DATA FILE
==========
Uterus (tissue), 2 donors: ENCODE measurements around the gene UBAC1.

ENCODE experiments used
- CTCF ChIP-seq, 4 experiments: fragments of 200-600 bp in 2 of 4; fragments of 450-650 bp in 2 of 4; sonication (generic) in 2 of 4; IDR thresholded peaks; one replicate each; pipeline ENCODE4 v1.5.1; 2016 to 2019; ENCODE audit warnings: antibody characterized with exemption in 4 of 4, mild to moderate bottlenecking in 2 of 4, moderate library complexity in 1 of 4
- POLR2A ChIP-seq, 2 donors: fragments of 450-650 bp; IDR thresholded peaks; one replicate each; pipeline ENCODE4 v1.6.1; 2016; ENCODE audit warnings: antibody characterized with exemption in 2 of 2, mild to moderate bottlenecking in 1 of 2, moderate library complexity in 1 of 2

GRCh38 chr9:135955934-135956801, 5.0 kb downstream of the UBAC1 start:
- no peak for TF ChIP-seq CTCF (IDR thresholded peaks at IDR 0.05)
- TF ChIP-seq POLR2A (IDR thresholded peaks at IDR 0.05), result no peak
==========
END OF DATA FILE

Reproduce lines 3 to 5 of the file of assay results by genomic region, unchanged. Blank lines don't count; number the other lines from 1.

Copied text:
- CTCF ChIP-seq, 4 experiments: fragments of 200-600 bp in 2 of 4; fragments of 450-650 bp in 2 of 4; sonication (generic) in 2 of 4; IDR thresholded peaks; one replicate each; pipeline ENCODE4 v1.5.1; 2016 to 2019; ENCODE audit warnings: antibody characterized with exemption in 4 of 4, mild to moderate bottlenecking in 2 of 4, moderate library complexity in 1 of 4
- POLR2A ChIP-seq, 2 donors: fragments of 450-650 bp; IDR thresholded peaks; one replicate each; pipeline ENCODE4 v1.6.1; 2016; ENCODE audit warnings: antibody characterized with exemption in 2 of 2, mild to moderate bottlenecking in 1 of 2, moderate library complexity in 1 of 2

GRCh38 chr9:135955934-135956801, 5.0 kb downstream of the UBAC1 start: